A recent nationwide survey asked employers to list, and rank order, the most important skills that they look for in a candidate for a job. The survey was completed by employers from a wide variety of fields, and it focused on what they look for in recent college graduates. Surprisingly, “Technical knowledge related to the job” came in 7th on their “Top Ten” list, and “Proficiency with computer software programs” came in 8th.
I suspect that the reason these skills came in so low on the list is that many organizations, especially large corporations or government agencies, are going to use software that has been modified to meet their needs, and they recognize that they will have to teach any new hires how to work with those tools. What’s crucial is that you demonstrate that you’re comfortable with the applications you’ve used, and (ideally) that you can talk about how you’ve learned to use a variety of applications, showing flexibility and adaptability.
Since most lists of required skills are going to include some mention of technical or computer skills, you need to think about how you’re going to display them on your resume and discuss them in an interview. The type of skills that you’ll need are going to vary widely by the field that you hope to enter, so my advice here is going to be somewhat generic.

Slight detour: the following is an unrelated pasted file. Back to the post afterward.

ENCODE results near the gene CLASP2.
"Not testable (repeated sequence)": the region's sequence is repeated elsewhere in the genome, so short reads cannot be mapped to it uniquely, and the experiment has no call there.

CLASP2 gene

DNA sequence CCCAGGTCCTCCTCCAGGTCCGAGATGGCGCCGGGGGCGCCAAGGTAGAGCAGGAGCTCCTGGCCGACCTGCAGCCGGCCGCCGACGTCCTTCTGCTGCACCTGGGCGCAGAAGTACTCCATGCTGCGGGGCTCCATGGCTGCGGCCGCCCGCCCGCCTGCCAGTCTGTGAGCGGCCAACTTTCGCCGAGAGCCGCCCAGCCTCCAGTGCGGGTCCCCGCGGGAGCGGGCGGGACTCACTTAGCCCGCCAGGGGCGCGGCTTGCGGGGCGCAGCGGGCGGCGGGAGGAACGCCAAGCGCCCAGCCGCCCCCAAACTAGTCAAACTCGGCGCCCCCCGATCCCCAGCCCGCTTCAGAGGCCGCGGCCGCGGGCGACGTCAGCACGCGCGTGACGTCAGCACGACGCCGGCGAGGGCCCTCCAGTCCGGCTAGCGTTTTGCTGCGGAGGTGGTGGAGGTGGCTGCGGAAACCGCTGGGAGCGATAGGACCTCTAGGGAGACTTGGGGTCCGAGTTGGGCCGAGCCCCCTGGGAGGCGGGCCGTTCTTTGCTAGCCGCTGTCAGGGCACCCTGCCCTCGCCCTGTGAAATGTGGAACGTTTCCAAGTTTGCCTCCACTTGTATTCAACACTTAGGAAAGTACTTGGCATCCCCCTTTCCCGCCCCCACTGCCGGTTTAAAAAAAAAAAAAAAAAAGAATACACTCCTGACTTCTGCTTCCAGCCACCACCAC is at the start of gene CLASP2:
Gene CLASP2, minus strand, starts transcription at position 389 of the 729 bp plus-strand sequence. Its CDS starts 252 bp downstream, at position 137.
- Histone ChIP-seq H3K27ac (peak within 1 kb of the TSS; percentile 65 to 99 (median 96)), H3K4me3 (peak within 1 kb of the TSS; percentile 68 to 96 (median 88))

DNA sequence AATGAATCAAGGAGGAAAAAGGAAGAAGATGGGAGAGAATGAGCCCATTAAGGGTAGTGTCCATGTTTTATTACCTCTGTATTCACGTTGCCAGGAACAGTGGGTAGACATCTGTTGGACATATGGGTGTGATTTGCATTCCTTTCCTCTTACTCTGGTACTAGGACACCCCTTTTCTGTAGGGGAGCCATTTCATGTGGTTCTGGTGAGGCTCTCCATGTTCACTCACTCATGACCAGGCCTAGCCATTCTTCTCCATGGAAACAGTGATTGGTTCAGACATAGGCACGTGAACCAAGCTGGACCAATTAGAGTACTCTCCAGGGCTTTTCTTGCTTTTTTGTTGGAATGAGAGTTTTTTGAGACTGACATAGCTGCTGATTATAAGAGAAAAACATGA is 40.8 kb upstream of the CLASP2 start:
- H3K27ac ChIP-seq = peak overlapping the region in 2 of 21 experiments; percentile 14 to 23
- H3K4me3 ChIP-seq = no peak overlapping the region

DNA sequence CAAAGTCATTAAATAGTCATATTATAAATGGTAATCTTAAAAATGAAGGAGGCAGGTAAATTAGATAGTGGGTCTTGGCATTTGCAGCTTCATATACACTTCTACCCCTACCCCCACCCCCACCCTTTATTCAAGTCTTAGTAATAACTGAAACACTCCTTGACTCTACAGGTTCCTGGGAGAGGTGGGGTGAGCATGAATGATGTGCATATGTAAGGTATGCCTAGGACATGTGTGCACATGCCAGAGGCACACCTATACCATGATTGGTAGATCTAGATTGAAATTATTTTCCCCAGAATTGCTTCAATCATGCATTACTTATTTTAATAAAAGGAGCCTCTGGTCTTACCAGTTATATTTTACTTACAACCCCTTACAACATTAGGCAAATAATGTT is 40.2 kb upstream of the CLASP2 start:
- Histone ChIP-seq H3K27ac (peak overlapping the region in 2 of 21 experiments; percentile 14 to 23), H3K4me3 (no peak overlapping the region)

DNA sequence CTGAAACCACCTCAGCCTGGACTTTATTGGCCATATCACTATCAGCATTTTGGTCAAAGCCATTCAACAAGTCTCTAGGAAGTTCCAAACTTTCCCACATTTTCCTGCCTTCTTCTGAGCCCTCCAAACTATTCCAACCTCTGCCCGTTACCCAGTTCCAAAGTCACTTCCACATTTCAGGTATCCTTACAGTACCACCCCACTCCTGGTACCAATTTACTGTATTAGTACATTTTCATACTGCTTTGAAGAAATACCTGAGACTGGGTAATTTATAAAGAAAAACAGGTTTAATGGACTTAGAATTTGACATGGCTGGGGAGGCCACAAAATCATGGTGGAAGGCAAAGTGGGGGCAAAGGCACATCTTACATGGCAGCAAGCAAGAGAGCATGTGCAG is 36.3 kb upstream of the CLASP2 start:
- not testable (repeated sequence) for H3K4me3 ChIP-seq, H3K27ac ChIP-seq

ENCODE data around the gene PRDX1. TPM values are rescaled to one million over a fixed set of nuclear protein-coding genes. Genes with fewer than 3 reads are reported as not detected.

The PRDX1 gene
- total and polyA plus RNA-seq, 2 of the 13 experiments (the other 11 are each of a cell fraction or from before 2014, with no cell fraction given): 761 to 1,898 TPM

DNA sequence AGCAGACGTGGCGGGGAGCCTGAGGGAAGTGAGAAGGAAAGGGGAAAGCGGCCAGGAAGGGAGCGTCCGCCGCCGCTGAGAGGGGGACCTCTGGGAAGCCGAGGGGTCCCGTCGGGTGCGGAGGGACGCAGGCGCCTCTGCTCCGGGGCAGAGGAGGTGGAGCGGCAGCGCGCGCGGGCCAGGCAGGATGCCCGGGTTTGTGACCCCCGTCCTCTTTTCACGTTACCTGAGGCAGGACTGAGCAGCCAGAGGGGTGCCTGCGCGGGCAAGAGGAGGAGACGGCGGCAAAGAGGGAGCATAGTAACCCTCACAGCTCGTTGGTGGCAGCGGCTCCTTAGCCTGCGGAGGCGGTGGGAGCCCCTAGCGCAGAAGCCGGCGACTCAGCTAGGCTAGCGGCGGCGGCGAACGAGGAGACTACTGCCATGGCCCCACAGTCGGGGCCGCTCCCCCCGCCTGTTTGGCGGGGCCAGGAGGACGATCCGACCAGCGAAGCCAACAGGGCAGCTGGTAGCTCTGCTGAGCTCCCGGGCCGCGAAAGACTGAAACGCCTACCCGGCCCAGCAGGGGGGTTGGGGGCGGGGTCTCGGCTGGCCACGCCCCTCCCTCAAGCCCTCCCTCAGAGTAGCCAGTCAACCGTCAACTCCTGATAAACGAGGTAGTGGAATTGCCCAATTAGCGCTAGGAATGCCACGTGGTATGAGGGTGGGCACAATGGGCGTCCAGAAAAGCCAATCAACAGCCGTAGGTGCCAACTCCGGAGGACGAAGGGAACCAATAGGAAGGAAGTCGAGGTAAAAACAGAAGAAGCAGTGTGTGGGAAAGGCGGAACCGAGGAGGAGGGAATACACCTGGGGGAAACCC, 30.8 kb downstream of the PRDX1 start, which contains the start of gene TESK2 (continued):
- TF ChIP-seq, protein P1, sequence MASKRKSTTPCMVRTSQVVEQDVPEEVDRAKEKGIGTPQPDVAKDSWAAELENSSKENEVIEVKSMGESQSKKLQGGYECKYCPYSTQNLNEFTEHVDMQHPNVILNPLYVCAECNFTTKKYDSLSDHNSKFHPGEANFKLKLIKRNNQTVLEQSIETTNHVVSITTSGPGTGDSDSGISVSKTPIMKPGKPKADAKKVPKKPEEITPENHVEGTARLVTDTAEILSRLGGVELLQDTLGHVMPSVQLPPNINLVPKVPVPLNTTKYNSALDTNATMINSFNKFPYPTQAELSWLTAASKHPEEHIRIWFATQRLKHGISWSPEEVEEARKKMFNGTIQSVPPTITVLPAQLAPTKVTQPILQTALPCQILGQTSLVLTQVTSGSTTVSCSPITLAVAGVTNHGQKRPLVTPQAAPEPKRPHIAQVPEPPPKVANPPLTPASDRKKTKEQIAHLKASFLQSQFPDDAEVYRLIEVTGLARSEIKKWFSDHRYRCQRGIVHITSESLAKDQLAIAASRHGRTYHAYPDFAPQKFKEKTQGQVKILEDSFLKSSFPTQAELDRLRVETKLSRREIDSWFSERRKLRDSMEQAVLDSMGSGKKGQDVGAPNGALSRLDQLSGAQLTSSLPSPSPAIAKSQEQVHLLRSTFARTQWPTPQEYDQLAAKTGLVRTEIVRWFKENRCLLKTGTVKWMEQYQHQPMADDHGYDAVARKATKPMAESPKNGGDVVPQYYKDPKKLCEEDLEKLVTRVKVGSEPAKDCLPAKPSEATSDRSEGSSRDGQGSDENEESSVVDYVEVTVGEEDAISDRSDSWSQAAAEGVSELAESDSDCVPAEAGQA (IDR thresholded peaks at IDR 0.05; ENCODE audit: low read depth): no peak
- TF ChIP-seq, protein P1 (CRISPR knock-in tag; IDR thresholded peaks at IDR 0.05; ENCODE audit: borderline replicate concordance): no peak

- Create a section of your resume specifically for technical or computer skills.
- Include all the most commonly used tools, such as Microsoft Office applications.
- Use the correct name—and spelling—for anything you include on the list.
- List your level of proficiency, and don’t exaggerate. You can use phrases such as “some exposure to,” “familiar with,” “five-years of experience using,” “proficient at,” and so forth to attempt to accurately reflect your experience.
- You will need to be familiar with (and include mention of) any specific software applications that are distinct to your field.
- Include platforms (such as Windows, Mac OS, and Linux).
- Include social media. Common sites such as Twitter, LinkedIn, Facebook are okay, but the more esoteric ones will catch the employer’s eye if they’re important to the work of the organization—so do your research! Wikipedia provides a pretty good list to choose from, so scan it and include any that you know would be valued (as long as you actually DO know how to use them).
- Succinctly describe specific projects that you completed using a particular type of software. For example, “produced a monthly newsletter using InDesign,” “searched for information about corporate hiring practices using Big Sheets,” or “used SAS tools to predict the profit margin of an innovation.” Be prepared to go into more detail about these projects in an interview.